For anyone looking for a story about a linear trajectory from college to a dream job, this is not it.  Kacie Wallace’s career path includes some unpredictable moves but her strategy has consistently involved a sense of adventure and a commitment to being true to herself.

Shortly after graduating from Duke with a degree in art design, Kacie joined the Durham Police force.  She was frequently dispatched to handle domestic disputes because of her ability to listen and diffuse tension.  She was intrigued by the idea of creating peace, but not in the context of law enforcement, so she pursued a law degree at North Carolina Central University while working in the Office of Student Conduct at Duke. 

After completing an advanced Master of Laws degree in dispute resolution at Pepperdine University, Kacie realized that she needed to make a professional change.   She began the process of piecing together professional opportunities that gave her the flexibility to choose work that she loves.  She started her own consulting company, Interplay Resolutions, and taught courses on peace, conflict resolution and negotiation at Duke, UNC Chapel Hill, and North Carolina Central.

While at Pepperdine, Kacie interned with the US Olympic Committee.  When a position opened in Fall 2014, she was recruited to apply for her dream job as the Athlete Ombudsman for the USOC.  In this role, Kacie advises Olympic and Paralympic athletes about their rights, negotiates disputes between athletes and their governing bodies, and advocates for athletes in policy development.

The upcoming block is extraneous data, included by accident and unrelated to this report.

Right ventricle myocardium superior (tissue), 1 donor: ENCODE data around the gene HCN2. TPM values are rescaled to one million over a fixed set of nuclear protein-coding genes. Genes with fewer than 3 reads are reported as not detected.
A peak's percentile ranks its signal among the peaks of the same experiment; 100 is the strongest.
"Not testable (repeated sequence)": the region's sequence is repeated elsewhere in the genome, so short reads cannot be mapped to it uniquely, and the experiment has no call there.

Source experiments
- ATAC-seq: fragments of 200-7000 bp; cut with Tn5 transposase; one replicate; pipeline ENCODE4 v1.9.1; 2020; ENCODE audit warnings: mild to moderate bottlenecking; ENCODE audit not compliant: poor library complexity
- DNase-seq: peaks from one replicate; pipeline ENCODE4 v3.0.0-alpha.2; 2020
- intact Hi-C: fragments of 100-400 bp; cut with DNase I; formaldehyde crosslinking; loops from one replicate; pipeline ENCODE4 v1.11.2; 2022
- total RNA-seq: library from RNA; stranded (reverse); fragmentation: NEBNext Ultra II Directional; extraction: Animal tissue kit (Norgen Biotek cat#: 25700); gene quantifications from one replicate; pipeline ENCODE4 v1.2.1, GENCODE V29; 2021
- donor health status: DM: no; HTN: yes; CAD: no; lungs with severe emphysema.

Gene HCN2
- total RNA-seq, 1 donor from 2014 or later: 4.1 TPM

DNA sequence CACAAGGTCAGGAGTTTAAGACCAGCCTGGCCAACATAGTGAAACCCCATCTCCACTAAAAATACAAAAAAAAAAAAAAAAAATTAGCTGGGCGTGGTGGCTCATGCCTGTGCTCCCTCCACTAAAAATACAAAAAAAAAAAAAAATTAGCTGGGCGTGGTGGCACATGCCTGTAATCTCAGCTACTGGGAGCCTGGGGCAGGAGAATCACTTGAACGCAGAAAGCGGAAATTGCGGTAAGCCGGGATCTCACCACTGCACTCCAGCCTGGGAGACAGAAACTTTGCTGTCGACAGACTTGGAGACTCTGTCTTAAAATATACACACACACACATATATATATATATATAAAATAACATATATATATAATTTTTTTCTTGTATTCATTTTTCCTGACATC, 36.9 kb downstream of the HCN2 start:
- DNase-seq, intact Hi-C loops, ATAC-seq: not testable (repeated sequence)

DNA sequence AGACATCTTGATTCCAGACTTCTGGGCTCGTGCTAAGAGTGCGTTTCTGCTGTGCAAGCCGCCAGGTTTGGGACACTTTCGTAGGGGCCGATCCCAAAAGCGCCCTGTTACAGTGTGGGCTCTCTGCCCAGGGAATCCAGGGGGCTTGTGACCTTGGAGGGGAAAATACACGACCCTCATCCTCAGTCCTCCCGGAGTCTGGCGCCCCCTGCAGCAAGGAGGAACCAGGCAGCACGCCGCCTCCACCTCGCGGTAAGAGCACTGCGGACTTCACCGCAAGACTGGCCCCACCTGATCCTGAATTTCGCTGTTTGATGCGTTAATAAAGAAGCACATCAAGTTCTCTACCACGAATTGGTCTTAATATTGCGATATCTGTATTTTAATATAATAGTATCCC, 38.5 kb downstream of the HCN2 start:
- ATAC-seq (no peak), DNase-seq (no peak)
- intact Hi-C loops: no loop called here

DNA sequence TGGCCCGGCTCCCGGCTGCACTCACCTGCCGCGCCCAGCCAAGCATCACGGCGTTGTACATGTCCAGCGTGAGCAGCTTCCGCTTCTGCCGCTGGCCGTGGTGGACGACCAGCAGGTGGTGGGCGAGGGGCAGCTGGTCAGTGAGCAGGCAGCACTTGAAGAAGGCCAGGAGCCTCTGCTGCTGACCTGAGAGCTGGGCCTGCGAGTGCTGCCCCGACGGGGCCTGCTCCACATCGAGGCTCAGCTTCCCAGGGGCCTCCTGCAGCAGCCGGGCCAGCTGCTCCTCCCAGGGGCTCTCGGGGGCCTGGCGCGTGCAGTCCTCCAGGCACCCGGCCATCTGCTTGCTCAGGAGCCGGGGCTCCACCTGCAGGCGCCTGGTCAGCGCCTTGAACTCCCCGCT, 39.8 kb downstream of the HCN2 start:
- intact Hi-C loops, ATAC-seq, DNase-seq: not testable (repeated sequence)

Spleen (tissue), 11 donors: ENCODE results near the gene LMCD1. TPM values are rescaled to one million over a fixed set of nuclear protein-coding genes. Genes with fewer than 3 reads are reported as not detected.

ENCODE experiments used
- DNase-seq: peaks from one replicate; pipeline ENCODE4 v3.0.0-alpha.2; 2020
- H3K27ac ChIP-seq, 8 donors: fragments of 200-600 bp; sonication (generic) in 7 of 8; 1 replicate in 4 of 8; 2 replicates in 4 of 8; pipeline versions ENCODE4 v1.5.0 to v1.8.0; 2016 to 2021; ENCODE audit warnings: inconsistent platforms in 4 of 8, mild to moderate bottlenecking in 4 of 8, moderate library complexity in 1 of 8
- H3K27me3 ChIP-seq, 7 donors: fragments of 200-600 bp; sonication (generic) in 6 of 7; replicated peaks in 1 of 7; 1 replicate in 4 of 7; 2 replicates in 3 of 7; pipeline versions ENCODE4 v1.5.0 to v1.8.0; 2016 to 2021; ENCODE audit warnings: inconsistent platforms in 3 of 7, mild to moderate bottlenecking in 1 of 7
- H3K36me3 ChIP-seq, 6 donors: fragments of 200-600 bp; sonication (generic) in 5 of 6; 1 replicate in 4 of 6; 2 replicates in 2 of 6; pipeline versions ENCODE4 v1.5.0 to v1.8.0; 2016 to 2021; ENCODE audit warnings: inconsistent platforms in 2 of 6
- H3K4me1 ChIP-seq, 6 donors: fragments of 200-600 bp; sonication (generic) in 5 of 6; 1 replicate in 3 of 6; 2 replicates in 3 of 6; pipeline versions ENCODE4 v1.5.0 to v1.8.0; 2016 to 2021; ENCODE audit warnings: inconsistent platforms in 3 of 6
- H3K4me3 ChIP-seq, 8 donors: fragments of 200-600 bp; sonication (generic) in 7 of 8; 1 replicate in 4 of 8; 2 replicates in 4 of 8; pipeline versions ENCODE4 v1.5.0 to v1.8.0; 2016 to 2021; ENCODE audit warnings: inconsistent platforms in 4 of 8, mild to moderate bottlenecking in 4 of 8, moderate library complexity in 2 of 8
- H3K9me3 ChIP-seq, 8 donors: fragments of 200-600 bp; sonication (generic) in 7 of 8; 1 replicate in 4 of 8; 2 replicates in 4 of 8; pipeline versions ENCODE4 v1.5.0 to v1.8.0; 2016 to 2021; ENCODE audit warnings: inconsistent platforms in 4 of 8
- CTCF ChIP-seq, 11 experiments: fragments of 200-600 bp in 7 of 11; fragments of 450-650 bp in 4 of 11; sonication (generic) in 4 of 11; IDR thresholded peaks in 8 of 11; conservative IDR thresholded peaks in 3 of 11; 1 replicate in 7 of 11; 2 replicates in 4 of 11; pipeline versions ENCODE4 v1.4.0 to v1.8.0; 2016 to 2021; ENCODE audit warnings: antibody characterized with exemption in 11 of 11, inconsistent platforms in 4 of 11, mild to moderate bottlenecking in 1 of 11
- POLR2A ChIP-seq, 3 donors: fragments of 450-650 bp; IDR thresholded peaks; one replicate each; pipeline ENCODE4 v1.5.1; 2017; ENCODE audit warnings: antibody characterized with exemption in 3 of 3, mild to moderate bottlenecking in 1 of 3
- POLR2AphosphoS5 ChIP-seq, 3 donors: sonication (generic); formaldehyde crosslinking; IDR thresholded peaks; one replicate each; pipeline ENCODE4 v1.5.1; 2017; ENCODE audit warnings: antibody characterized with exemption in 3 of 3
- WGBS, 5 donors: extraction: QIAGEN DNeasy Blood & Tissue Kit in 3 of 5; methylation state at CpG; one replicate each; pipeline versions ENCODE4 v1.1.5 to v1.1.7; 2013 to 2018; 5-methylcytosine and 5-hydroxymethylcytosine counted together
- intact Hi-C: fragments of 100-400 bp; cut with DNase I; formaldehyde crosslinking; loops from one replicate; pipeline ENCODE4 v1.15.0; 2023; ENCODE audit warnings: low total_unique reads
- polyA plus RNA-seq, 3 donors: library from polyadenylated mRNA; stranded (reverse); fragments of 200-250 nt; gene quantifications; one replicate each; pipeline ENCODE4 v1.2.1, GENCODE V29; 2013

Her interest in athletics and fitness has been lifelong.  Kacie has been a competitive swimmer since age 5, eventually moving from the pool to open water competitions.  Kacie has also summited Mera Peak, a 21,500 foot mountain in the shadow of Everest, to raise money for The Little Sisters Fund, promoting girls’ education in Nepal.

One night in 2011, Kacie had a dream about paddle boarding.  She called Jeff Archer, the owner of YOLOboard Standup Paddle Boards (whom she did not know), to tell him about her dream.  She recalls, “I met him only once before he asked me to be part of the YOLO family and on the Race Team. When I asked the criteria, he had two requirements: 1) live your life on and off the water like you only live once and 2) always smile when you cross the finish line. I think about his words every day and believe that I engage with others and my environment in a different way because of them. He encourages us to find our own path and reach our own potential, all on our own terms.”

Within eighteen months of learning to paddle board, Kacie competed on the YOLOboard Race Team in the Molokai2Oahu World Championships.  Since then, she completed a 300+ mile paddle from South Carolina to Virginia to raise awareness of plastics pollution.

She called Jeff Archer of YOLOboard for advice immediately after she was offered the USOC position. “Without hesitation, he said, ‘We love you. We believe in you. Go for it.’  The company, culture, and philosophy that Jeff has created within the YOLO family have changed the way I think about my work, relationships, health, and opportunities.”

Kacie encourages Duke women to get to know random people.  “Reach out to students not like you, your professors, community members who have cool jobs, authors you admire.  Offer a compliment, show interest in what they are doing, offer your help, ask about the path they found to get where they are, send a thank you note, etc. Everything starts with relationship.”